When I was a little girl one of my favorite things to do with my parents was to go birding…anywhere. I think part of it was that outside thing I have, but I was and still am a bird lover. Loving their song, their flittering, their soaring, their freedom, their quirkiness, and loving the hunt to find them. There’s nothing like a robin’s song in spring to bring absolute peace to my soul. The Malheur is a bird lover’s paradise.
After living in Idaho for probably 20 years, being consumed with helping women give birth at the hospital, chasing my family down rivers in the summers and down ski slopes in the winters, I rediscovered my camera. Well, of course I was taking photos and documenting our lives all this time, but I rediscovered my camera as a way to connect with this amazing landscape I am living in. And putting those two together, I discovered the landscape of the Malheur (pronounced Mal-yer) in eastern Oregon, habitat for diverse waterfowl and migratory birds. Just a few hours from home, the Malheur is a National Wildlife Refuge, about 30 miles south of Burns Oregon. Beginning to sound familiar somehow?
You might recognize the name because the Refuge gained widespread attention in early 2016 after its headquarters complex was occupied by armed anti-government protesters. I hated thinking of how that kind of ugliness might be marring this wild natural place. Fortunately, that incident has mostly receded into history leaving the birds to their home, whether they stay year round or just pass through.
The road south from Burns is rough and narrow, following the eastern edge of the Refuge, with plenty of interpretive pullouts and even a delightful Visitor’s Center (that might be where those nutty humans were holed up?). At the south end of the Refuge is the tiny wayfarer’s stopover of Frenchglen. With a population of 12 (!), and consisting of mostly abandoned buildings, don’t expect any street photography opportunities!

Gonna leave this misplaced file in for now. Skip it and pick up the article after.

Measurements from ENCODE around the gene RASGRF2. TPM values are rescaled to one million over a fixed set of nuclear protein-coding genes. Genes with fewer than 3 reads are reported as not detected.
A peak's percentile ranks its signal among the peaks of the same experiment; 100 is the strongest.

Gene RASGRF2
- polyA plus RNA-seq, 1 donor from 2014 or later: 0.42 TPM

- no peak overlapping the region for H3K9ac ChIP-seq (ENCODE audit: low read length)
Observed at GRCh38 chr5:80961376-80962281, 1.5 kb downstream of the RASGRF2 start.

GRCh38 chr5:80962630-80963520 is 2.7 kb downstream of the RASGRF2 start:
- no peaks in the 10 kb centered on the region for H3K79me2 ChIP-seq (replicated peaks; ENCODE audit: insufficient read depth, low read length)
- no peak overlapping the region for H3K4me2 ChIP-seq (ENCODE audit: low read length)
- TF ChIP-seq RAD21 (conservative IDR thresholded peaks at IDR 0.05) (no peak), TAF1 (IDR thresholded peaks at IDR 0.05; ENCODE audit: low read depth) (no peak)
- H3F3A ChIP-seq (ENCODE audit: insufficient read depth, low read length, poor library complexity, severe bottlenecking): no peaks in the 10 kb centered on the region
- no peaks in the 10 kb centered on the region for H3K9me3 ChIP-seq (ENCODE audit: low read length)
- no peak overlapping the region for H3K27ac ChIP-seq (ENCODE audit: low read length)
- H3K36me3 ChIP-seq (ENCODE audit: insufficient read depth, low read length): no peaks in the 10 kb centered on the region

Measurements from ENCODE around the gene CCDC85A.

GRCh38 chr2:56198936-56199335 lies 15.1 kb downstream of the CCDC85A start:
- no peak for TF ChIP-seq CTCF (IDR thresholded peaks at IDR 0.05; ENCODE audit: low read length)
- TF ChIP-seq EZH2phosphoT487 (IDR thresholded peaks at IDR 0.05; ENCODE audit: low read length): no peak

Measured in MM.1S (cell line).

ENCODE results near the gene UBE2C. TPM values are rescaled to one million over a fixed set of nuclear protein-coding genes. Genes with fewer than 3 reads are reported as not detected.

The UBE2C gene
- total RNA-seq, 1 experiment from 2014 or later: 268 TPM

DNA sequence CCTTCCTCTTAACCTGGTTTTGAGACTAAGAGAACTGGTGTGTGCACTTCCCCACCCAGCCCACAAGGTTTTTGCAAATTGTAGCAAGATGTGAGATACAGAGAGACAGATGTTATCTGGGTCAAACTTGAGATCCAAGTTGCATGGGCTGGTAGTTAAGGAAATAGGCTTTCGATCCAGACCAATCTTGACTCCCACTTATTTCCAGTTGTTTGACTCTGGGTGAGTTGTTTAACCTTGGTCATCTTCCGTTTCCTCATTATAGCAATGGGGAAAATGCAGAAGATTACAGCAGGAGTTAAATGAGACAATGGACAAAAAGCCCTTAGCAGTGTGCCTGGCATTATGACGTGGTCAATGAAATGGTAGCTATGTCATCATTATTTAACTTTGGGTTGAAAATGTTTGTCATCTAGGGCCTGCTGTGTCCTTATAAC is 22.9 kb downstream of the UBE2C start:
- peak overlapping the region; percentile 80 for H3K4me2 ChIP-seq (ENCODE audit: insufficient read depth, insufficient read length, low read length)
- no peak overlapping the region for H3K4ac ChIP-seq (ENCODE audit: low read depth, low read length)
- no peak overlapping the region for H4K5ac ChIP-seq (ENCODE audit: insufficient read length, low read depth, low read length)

There is the charming, old two story Frenchglen Hotel. If you stay there, or even just drop in you’ll be treated to the best home-cooked breakfast you could hope to have. And since there’s no restaurant within 60 miles, they’ll cook you dinner too with a little notice. There’s really great camping in the surrounding area as well.
But this was supposed to be about the birds! And there were a lot of them. Everywhere. What I learned on this trip, was that I definitely needed a longer lens for this kind of photography, and I’d better learn some bird photography skills! My best shots came from the Visitor Center bird feeders where I could set my tripod up fairly close to where I knew the birds were coming.
There were many of the larger water, wetland birds too. The migratory species arrive at different times of the year. I was there when it was mostly songbirds. You can find out more about who’s there when at this website. They have a great pdf listing each species and the average dates of arrival.
The road was great for riding our tandem because there was so little traffic and the views were fantastic. One thing kept bothering me though, why didn’t that cowboy and his cows ever make it anywhere? They were always in the same spot every time we passed by…
Well, I felt pretty stupid when I finally realized it was a life-sized sculpture in amongst the real cows. But hey, who would EVER expect an art installment in the middle of a wildlife refuge for heaven’s sake? And what the heck are cows doing there anyway???
Stay tuned for the next blog to hear about what we discovered next on this road heading south around the bend. You’ll not believe it. We didn’t!